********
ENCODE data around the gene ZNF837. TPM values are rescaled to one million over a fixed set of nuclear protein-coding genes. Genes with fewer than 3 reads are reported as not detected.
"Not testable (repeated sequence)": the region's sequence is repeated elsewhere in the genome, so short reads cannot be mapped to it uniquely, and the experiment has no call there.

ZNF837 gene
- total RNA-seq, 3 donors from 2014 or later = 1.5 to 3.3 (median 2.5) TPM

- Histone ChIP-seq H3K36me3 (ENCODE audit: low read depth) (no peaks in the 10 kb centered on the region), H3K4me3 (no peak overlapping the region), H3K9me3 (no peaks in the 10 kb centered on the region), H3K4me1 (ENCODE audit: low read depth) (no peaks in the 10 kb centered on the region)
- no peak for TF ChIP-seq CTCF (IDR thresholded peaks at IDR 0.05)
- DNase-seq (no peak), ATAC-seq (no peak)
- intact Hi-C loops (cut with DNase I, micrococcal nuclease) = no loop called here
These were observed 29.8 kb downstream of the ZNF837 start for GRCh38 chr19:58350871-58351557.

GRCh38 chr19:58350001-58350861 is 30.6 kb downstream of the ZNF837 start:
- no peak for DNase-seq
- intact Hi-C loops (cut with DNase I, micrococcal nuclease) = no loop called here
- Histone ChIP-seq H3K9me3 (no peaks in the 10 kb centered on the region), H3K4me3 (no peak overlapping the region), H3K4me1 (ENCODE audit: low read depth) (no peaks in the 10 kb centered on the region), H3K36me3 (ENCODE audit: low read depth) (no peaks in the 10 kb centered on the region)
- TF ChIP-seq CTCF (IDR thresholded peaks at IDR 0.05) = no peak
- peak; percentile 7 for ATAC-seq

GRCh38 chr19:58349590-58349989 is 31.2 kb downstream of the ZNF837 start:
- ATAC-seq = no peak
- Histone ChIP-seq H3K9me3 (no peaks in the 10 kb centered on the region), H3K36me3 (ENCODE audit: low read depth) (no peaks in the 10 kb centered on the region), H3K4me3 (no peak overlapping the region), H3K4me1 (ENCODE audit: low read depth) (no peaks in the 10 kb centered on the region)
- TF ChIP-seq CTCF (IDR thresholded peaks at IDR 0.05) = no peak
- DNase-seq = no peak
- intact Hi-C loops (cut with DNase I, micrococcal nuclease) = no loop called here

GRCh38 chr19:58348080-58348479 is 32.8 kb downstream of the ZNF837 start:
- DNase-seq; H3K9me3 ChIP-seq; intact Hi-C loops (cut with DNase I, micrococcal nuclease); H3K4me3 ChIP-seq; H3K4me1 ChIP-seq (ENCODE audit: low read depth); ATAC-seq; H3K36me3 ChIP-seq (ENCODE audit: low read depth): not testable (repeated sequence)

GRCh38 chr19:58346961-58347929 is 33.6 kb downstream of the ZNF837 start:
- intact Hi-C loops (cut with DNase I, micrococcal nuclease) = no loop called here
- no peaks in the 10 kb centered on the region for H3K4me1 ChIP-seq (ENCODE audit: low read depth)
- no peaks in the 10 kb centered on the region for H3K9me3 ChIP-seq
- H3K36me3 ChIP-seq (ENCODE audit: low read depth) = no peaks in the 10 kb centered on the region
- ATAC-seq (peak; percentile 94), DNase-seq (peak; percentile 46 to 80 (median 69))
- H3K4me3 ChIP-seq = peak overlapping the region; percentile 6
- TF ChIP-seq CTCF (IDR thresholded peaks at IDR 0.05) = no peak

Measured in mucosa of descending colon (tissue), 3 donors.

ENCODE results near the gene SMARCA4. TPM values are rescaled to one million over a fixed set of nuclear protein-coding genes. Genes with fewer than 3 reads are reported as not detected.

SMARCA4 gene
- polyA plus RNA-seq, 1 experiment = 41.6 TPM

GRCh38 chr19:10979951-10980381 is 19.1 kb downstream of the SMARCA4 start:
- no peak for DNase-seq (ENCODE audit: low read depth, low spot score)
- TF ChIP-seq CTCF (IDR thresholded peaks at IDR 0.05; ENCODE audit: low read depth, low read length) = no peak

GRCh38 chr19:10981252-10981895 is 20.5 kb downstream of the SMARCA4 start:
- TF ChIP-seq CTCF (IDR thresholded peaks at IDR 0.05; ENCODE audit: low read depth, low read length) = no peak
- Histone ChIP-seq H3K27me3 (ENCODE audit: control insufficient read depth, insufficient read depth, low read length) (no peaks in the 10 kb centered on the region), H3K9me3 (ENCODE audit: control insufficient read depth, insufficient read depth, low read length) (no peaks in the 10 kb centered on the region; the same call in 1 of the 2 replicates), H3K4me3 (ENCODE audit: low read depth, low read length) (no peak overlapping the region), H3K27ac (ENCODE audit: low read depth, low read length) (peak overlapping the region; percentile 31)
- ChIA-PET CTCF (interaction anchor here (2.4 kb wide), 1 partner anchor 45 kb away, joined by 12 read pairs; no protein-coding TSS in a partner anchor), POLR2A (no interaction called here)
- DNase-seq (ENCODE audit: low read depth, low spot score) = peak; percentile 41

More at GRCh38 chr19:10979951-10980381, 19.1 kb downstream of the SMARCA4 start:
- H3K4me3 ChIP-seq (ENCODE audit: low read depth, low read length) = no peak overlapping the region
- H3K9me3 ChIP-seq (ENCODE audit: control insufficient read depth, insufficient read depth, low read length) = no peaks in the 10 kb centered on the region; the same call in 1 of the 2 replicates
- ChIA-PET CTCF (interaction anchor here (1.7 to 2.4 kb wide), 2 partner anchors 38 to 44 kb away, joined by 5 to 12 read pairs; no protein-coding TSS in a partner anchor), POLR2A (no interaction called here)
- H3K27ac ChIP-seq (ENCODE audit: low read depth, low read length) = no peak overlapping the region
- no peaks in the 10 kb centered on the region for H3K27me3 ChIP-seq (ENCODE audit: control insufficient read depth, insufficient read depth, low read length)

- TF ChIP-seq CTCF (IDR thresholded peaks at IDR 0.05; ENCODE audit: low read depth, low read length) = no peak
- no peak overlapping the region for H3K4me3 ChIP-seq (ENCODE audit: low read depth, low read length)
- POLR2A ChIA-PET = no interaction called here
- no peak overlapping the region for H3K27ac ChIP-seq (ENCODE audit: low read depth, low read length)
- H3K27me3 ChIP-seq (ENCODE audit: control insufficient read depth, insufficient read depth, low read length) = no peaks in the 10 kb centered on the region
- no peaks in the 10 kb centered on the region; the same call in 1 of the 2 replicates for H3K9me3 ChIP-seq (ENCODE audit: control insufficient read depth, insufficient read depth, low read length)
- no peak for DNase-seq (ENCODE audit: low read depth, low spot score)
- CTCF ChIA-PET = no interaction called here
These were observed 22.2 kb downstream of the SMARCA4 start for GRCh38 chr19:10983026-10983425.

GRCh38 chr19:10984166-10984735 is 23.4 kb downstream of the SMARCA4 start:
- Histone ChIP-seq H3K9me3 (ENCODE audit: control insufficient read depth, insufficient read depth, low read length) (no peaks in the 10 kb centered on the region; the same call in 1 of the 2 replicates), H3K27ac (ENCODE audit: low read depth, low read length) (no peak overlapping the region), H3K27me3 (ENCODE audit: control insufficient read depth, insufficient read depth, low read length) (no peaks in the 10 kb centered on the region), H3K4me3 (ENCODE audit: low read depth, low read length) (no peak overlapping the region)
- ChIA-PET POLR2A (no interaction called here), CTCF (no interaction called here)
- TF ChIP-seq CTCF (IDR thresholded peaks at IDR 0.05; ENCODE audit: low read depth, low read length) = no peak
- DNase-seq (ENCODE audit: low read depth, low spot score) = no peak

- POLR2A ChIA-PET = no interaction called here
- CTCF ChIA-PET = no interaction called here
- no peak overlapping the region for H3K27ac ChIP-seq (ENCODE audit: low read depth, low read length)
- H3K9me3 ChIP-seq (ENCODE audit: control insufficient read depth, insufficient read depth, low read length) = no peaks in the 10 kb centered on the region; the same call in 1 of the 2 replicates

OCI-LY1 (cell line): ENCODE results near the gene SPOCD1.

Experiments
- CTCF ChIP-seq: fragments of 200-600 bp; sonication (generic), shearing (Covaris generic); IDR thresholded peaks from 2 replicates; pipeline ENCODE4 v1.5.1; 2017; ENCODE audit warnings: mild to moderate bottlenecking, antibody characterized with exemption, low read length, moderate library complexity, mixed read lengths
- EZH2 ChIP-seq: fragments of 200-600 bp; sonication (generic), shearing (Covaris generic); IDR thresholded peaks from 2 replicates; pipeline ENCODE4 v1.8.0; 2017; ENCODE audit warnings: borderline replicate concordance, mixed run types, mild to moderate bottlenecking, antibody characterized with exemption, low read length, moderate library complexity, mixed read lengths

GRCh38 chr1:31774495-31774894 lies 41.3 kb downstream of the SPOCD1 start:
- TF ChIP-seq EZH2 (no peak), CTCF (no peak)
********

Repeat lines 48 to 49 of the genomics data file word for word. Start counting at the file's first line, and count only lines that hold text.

- H3K27ac ChIP-seq (ENCODE audit: low read depth, low read length) = no peak overlapping the region
- no peaks in the 10 kb centered on the region for H3K27me3 ChIP-seq (ENCODE audit: control insufficient read depth, insufficient read depth, low read length)